A student contemplating an independent study project must first find a faculty member who agrees to supervise and approve the student's written proposal as an independent study (MKTG 899). If a student wishes the proposed work to be used to meet the ASP requirement, he/she should then submit the approved proposal to the MBA adviser who will determine if it is an appropriate substitute. Such substitutions will only be approved prior to the beginning of the semester.
Winner (with Christine Moorman) for Strategy from the Outside-In (McGraw-Hill 2010)
"The Path to Customer Centricity" with Denise Shah, Roland Rust, A. Parasuraman and Richard Staelin.
Award for Aligning the Organization with the Market (MSI Report 05-110).
For the best article published in the Journal of Marketing that has made a long term contribution to the field of Marketing
AMA/McGraw-Hill Irwin Distinguished Marketing Educator
Erskine Fellow, University of Canterbury, Christchurch, New Zealand
For career contributions to marketing strategy, awarded by the American Marketing Association
From the Wharton Graduate Association
For teaching excellence at The Wharton School, 1992, 1997, 1998
For research on interfunctional issues
For outstanding contributions to the development of the science of
marketing, awarded by the American Marketing Association.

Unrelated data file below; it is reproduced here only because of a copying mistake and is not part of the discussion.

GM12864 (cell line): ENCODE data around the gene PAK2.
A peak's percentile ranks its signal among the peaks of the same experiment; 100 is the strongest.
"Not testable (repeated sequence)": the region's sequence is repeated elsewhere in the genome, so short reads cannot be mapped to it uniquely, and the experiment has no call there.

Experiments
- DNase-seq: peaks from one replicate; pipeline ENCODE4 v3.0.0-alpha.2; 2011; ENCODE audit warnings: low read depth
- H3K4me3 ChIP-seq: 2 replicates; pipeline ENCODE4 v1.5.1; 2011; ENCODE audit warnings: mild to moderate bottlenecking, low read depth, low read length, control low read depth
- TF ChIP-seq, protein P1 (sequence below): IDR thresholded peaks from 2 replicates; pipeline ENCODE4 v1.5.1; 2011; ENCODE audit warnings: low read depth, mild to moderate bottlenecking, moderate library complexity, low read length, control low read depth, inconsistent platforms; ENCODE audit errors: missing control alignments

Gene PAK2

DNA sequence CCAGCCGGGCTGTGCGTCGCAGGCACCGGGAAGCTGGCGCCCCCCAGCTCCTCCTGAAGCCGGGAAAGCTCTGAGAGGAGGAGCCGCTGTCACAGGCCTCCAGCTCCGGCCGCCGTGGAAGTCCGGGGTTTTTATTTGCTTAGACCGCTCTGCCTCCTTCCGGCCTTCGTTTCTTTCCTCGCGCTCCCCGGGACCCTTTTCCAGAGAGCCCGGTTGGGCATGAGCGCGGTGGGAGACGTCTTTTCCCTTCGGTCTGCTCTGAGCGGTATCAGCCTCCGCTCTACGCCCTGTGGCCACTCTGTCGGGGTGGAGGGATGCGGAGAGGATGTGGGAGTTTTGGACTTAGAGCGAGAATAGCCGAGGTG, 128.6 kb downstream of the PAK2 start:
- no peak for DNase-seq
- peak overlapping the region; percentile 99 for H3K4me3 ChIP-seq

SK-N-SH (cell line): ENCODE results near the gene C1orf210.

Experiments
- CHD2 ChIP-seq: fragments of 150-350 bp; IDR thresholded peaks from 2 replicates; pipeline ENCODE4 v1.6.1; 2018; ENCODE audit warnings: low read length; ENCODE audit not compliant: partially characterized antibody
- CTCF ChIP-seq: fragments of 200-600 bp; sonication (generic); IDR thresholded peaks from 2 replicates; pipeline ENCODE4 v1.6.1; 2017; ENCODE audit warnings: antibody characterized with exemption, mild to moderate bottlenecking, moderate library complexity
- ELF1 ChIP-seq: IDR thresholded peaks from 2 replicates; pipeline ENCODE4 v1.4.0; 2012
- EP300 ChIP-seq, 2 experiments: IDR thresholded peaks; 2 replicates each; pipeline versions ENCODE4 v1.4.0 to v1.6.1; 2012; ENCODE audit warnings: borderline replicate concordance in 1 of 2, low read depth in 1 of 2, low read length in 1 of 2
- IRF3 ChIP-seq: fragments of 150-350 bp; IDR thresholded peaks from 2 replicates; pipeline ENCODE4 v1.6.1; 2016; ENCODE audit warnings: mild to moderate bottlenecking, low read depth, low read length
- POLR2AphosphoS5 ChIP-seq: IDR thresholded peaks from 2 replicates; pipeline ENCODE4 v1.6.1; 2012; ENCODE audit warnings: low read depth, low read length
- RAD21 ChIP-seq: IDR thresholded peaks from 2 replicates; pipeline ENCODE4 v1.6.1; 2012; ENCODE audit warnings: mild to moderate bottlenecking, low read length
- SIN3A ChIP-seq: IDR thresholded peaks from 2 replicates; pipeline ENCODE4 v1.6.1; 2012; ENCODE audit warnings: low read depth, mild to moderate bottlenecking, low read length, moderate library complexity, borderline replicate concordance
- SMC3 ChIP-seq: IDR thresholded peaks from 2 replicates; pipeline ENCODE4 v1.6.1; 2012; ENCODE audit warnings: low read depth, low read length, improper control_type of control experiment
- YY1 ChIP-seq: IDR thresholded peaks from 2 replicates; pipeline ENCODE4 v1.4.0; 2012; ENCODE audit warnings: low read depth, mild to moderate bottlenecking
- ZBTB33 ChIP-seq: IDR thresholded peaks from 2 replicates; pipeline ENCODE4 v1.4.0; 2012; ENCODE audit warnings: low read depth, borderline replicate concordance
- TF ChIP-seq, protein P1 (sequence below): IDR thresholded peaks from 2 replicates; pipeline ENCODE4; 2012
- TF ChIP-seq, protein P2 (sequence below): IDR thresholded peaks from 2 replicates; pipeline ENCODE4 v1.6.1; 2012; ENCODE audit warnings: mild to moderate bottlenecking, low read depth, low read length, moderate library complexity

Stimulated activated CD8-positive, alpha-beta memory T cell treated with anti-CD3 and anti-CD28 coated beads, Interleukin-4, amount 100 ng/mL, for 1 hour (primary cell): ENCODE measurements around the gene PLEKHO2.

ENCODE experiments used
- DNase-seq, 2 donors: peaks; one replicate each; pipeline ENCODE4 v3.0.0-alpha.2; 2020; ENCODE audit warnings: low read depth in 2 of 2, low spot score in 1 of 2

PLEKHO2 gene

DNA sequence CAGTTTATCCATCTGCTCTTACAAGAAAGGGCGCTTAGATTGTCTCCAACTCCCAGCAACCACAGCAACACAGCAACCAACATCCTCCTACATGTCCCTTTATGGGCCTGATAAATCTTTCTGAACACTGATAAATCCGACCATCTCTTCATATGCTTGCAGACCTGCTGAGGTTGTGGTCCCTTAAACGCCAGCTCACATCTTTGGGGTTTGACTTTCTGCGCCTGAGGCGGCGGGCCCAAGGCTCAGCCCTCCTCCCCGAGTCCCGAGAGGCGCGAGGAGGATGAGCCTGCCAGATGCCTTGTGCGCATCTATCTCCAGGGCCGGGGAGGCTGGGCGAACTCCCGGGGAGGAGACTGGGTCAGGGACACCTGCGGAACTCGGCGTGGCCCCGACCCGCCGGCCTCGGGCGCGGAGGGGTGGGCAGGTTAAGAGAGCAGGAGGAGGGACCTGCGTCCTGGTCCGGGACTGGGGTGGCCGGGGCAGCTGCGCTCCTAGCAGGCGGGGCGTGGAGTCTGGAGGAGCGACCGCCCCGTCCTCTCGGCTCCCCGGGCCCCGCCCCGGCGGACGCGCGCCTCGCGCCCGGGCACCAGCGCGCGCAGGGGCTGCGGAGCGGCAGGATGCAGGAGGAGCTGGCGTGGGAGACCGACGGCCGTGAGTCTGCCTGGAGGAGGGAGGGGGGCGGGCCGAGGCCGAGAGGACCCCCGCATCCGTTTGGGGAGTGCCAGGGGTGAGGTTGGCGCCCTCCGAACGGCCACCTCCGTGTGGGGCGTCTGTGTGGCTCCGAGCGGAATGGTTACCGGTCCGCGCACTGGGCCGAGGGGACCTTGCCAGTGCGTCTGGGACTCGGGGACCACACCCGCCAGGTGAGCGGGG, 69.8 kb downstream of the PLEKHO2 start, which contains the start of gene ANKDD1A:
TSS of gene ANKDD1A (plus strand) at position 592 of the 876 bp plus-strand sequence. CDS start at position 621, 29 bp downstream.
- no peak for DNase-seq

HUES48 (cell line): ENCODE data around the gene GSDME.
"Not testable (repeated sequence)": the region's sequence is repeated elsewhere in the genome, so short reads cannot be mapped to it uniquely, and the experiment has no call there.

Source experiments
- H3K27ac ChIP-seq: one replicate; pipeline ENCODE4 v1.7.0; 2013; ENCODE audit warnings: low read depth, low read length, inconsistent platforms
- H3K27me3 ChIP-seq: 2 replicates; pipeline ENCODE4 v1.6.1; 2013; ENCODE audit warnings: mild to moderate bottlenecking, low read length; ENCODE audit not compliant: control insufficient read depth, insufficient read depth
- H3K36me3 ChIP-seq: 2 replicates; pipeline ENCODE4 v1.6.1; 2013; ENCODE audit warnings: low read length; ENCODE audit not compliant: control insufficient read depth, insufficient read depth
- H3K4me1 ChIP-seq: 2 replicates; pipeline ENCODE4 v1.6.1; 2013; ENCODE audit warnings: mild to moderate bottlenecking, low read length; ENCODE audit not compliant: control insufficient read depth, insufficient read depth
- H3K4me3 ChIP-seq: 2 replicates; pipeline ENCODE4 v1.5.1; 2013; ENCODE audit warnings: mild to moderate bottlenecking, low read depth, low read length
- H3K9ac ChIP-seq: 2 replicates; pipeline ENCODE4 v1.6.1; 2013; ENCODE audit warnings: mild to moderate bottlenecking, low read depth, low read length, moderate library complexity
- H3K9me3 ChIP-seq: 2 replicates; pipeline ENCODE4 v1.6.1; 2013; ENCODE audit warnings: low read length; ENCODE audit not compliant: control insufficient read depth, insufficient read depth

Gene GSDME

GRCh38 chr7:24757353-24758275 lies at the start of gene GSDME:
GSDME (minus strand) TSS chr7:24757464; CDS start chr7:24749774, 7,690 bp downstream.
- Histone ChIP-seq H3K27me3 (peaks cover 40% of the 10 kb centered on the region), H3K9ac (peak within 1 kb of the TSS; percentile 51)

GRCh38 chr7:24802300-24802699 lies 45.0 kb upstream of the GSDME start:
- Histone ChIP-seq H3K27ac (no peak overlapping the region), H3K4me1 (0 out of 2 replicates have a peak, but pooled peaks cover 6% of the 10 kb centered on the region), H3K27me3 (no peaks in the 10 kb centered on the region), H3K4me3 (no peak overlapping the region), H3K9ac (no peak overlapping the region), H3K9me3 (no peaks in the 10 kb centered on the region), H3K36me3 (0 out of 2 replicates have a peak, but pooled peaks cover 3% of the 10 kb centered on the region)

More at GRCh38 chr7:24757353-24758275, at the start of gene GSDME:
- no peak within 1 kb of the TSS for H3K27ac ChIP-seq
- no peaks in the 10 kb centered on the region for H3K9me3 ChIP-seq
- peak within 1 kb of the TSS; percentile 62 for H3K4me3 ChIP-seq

For best working paper “The Capabilities of Market-Driven Organizations”
For most significant contribution to marketing theory and thought for the article “The Capabilities of Market-Driven Organizations.” This article was also the runner-up for the Alpha Kappa Psi Foundation Award.
In recognition of outstanding contributions to marketing and marketing education
INFORMS Society for Marketing Science picked my article "The Capabilities of Market-Driven Organizations" which appeared in the Journal of Marketing in 1994 as one of the Top 20 articles that have most affected the practice of marketing science.
For most significant contribution to marketing theory and thought, Jointly with Mary Lambkin for article on “Evolutionary Processes in Competitive Markets: Beyond the Life Cycle.”
In 1980 and 1988
For most significant contribution to marketing practice, Jointly with Robin Wensley for article on “Assessing Advantage: A Framework for Diagnosing Competitive Superiority.”
For outstanding contributions to the use of computers in the field
of business education
For ACustomer-Oriented Approaches to Identifying Product Markets,” with Allan D. Shocker and Ray Srivastava
For most significant contribution to marketing practice, 1978, for article on “Diagnosing the Product Portfolio”
With publication of Buyer Attitudes and Brand Choice Behavior in 1970 by Free Press
1964 and 1965
Banks are facing a new era of digital transformation. In this article, Wharton’s George Day and co-author Cassie Solomon explain how a traditional finance firm has embraced the evolution of fintech and thrived. …Read MoreKnowledge at Wharton - 7/11/2023
The Mack Institute for Innovation Management has become a hub for innovation-related research at the Wharton School and beyond.Wharton Magazine - 07/29/2013